South Korean Christians build closer media ties with Israel

A TV producer and media entrepreneur teamed up to tell Israel’s story to Koreans.

Christians praying in Jerusalem 311 (photo credit: Travelujah)
Christians praying in Jerusalem 311
(photo credit: Travelujah)
In the middle of the Korean Peninsula, between North and South Korea, lies the infamous Korean Demilitarized Zone, a no man’s land of barbed wire, heavily fortified positions, and tense border police. About 20 miles south of the border one can spot a large Star of David high up on a new building in the district of Ilsan. At night especially, the star is hard to miss. 
“The white light emanating from the star every night shines one way towards North Korea and the other way towards our side in the south,” explained Kim Jong Cheol, the founder of Brad TV. “I think God gave us this building so we can become a shining beacon in this conflict-ridden and tense peninsula,” he says.  
Kim is talking about his company’s new three-story building that hosts a 100-seat movie theater, café, newsroom and office space for 9 full-time workers—not including Kim who serves as director for all media production.
He is one of 14 million South Korean Christians in a country that has 11 of the world’s 12 largest Christian congregations. His company, Brad TV, is also known as Brad Ministries, which is part of the growing trend in the country of rapidly expanding Christian missionary work.
Kim first arrived in Israel in 1994. He came to write a script for a musical based on the story of Masada, a fortress that in ancient times was the site of a bloody standoff in between Roman forces and a group of holdout Jewish rebels in 73 CE.
After his first visit, he has returned to the Holy Land about 50 times. “I kept going back because of Israel’s complexity and distinctiveness,” Kim told The Media Line. “And there is no end to my interest in this small but vigorous country, which plays a larger role in world affairs.”
He also discovered that many Koreans were growing more curious about a country they knew little about. After the success of his Israel-based theater productions and a stint as an Israel expert at Seoul Broadcasting System—one of the three major television stations in the country—Kim decided to dedicate his career to telling the story of Israel to Koreans, and anyone else who would listen.
He has published numerous books on topics ranging from traveling in Israel to histories of Christian life in the Holy Land.   
One book titled Restoration was originally a documentary film that won the highest honors at the 2010 Monaco International Film Festival. It was also the production that kick-started his Brad TV in 2014. Today, 30,000 to 35,000 daily viewers from around the world tune into Brad TV’s YouTube channel, which includes videos from some of the 2,000 different programs the company has produced.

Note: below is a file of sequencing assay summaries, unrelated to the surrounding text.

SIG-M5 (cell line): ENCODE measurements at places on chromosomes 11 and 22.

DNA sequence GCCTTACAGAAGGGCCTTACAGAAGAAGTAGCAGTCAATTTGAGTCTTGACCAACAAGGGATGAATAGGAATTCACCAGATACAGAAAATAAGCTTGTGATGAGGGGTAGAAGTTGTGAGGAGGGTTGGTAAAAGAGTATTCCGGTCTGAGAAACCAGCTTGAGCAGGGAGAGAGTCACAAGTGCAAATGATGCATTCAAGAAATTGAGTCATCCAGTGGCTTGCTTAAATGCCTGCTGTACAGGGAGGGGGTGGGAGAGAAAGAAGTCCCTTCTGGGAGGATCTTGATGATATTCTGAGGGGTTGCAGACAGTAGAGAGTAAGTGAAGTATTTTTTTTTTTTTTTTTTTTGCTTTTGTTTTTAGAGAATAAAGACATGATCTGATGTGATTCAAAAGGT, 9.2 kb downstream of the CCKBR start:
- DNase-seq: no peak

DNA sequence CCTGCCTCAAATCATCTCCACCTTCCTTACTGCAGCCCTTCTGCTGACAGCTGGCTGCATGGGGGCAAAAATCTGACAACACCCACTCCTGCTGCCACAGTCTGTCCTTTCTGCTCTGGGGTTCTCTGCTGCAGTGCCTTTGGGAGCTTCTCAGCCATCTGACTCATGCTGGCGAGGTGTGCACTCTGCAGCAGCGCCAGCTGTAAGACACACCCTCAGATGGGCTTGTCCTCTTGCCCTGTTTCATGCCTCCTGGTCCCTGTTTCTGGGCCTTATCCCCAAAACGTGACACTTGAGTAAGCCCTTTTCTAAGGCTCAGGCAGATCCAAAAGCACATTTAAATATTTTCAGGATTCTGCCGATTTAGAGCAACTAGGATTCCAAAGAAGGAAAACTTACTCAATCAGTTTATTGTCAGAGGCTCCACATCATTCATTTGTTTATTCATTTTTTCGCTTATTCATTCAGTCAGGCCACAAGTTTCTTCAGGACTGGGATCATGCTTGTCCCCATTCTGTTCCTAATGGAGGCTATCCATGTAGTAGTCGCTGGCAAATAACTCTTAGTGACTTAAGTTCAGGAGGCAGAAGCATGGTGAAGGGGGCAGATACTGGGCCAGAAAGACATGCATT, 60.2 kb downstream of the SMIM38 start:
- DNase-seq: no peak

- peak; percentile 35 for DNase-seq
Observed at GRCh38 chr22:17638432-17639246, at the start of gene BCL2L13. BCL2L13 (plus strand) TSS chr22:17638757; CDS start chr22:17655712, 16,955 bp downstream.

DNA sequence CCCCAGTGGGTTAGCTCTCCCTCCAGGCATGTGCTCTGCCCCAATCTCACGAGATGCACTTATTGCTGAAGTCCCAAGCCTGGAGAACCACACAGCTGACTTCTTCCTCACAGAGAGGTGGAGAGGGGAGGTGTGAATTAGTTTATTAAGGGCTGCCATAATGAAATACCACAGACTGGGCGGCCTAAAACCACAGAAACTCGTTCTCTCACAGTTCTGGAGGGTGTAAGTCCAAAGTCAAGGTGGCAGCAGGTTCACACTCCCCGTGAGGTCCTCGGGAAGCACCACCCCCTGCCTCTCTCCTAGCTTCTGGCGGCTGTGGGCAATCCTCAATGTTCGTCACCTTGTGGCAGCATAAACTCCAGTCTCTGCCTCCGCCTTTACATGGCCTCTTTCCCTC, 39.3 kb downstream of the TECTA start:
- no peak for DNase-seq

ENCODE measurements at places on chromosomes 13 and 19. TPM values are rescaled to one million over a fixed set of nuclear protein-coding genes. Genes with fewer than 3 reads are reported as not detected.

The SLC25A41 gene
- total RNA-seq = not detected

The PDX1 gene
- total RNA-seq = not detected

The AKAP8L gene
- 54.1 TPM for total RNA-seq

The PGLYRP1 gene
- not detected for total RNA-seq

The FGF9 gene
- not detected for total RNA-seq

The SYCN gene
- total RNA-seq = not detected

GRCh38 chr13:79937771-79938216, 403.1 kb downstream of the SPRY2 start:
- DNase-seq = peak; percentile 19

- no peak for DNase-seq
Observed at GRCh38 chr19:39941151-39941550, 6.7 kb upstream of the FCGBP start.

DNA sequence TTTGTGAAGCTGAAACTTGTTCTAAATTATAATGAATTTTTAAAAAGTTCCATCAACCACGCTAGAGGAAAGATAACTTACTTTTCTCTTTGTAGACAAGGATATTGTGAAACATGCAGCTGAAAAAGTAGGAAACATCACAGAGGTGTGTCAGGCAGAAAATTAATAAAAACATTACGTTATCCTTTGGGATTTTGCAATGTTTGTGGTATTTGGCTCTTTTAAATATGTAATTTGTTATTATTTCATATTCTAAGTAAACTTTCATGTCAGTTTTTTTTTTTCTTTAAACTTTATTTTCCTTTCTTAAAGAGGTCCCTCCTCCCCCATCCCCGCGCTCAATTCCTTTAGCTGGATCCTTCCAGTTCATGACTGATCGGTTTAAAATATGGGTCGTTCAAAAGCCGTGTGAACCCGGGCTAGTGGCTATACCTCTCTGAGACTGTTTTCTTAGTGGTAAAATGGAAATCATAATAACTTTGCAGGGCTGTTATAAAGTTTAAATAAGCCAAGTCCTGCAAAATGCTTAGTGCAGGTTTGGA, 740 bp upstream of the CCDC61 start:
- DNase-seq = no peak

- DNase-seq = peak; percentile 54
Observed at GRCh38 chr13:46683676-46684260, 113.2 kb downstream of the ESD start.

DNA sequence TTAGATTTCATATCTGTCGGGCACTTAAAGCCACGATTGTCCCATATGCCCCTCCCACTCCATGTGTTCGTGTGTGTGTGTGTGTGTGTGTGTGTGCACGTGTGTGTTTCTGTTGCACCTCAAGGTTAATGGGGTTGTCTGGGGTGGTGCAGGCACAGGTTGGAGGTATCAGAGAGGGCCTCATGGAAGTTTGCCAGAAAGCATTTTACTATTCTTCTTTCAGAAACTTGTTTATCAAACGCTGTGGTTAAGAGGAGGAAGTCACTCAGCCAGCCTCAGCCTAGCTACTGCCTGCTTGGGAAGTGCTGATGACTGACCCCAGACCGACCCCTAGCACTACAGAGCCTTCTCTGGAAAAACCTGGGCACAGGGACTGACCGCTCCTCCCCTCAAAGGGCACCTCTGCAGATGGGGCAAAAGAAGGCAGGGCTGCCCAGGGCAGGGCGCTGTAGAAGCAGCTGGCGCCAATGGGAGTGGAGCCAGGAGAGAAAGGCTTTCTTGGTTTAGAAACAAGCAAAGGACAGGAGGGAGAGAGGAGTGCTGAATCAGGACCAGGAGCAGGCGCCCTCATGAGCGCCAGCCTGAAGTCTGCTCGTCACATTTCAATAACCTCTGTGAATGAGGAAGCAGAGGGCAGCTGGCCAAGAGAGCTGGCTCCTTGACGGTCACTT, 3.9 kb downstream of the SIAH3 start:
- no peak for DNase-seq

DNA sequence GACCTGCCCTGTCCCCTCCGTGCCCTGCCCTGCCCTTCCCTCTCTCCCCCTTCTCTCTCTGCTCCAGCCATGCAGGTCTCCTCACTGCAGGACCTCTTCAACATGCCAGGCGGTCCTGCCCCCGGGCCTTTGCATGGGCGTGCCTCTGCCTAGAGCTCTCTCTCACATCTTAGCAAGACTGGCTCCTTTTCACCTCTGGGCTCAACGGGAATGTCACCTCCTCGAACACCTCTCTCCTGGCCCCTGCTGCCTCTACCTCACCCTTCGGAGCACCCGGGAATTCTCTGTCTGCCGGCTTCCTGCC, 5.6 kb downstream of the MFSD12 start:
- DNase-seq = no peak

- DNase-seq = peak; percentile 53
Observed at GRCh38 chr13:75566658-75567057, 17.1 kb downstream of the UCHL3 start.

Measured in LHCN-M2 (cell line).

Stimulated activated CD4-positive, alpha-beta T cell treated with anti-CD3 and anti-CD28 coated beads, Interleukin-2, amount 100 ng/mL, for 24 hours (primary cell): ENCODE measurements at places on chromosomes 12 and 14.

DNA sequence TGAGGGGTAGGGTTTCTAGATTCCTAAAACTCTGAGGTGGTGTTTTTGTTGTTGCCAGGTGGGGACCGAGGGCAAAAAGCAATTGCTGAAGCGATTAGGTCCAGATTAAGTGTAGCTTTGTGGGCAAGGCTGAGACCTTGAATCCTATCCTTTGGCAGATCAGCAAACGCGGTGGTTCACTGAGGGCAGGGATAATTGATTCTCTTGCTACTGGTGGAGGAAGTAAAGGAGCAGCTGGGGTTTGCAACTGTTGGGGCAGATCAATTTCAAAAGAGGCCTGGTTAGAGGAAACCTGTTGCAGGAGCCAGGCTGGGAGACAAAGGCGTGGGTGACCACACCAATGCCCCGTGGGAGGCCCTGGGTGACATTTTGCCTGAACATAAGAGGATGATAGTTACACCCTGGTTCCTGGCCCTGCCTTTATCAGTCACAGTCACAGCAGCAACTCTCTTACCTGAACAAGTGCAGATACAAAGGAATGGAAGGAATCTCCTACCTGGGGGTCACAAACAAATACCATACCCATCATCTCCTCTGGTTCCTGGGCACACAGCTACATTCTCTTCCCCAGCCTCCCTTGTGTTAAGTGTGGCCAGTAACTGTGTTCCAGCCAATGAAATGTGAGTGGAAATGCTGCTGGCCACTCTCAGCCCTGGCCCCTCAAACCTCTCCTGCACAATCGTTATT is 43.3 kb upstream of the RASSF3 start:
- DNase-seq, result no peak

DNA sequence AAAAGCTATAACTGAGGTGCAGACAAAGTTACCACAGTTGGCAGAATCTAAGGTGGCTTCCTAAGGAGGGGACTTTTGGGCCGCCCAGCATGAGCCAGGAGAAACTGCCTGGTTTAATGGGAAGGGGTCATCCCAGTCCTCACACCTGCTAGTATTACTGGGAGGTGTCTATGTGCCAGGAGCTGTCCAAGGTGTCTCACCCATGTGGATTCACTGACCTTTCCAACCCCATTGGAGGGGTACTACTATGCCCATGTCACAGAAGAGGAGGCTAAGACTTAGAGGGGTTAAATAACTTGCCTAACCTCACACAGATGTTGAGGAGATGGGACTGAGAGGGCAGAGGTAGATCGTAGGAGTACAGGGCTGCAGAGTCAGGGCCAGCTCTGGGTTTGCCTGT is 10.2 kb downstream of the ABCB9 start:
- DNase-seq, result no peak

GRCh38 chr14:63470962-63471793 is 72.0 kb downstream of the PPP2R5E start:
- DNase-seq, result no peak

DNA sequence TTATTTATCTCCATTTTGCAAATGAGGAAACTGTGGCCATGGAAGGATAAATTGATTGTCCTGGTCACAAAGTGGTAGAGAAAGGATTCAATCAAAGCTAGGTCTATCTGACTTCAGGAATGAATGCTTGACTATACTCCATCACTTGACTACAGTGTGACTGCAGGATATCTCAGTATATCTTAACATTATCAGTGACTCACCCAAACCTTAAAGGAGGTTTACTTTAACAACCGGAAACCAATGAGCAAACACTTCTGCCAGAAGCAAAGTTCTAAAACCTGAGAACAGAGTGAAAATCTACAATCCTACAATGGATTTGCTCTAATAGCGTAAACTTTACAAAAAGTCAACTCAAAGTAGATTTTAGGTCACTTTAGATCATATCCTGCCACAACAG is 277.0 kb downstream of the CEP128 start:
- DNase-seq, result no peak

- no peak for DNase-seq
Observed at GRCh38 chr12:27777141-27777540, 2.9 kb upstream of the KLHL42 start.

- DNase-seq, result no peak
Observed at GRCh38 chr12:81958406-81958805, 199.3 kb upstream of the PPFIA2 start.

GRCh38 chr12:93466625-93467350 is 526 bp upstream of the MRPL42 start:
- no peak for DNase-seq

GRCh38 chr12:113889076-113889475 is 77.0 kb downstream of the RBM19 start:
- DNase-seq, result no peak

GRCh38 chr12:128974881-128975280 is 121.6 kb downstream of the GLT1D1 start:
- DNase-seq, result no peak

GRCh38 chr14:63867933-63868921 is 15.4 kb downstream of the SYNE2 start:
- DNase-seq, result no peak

Though documentaries and television series are his forte, Kim also began providing news about Israel via Brad TV. “Koreans are often misinformed about the country because they have a limited number of news sources on the region. Major American and Middle Eastern sources can often be anti-Israel in their perspectives,” Kim said.
On top of weekly news reports done in a balanced way, Brad TV endeavors to combat negative views of Israel by conducting street interviews in Jerusalem and other locations to offer viewers a more intimate, on-the-ground viewpoint.
Kim’s company has achieved a degree of success in a country where religiously motivated organizations have typically not fared well. On top of a steady flow of donations from South Korea’s large evangelical population, Brad TV has made enough money on its own to allow the purchase of the brand new building.
King’s Room Media is a news agency based in Jerusalem that provides content to Brad TV. Its founder, Myung Hyung Ju, also stressed that news provided by secular media outlets have “skewed information” about Israel. She is proud of the Christian-centered approach of her agency.
“I hope people get the chance to see both sides of the conflict in Israel when they view or read our news,” Myung told The Media Line.
Myung, a Korean-American, first started working in Silicon Valley for a hi-tech firm but then switched to consulting for the biggest Christian broadcasting station in South Korea, Christian Television System (CTS). She made the career change while on vacation in Israel.
“I was doing technology consulting for CTS, but they also wanted news from Israel that Christians would be concerned about,” Myung recalled. “Then, in 2012, I registered my company as a news agency in Israel, and became passionate about offering our readers accurate information about this context.”
There are many more Koreans who, like Myung, come to Israel hoping to deepen their Christian perspective and offer a hand to Israelis in need.
AMIKO is a non-profit organization that provides aid to social welfare facilities and other institutions that help people with disabilities in Israel. The name of the organization is a combination of the Hebrew word Ami, or “my people,” and Ko, for Korea. Its purpose is to support “Koreans serving, blessing, and comforting the people of God.”
“I came to study in Israel, but ended up becoming passionate about being a pastor while volunteering in the country,” Kim Yong Gu, founder of AMIKO, told The Media Line.
About 20-30 Koreans travel to Jerusalem every three months and stay from anywhere between six months to two years, with help from AMIKO. They provide assistance to people with disabilities and Holocaust survivors.
“We have had about a total of 300 South Korean volunteers coming to Israel since 2009. Like myself, they also want to come to the land where Jesus once shared his message.”
(David Lee is a student intern in The Media Line’s Press and Policy Student Program)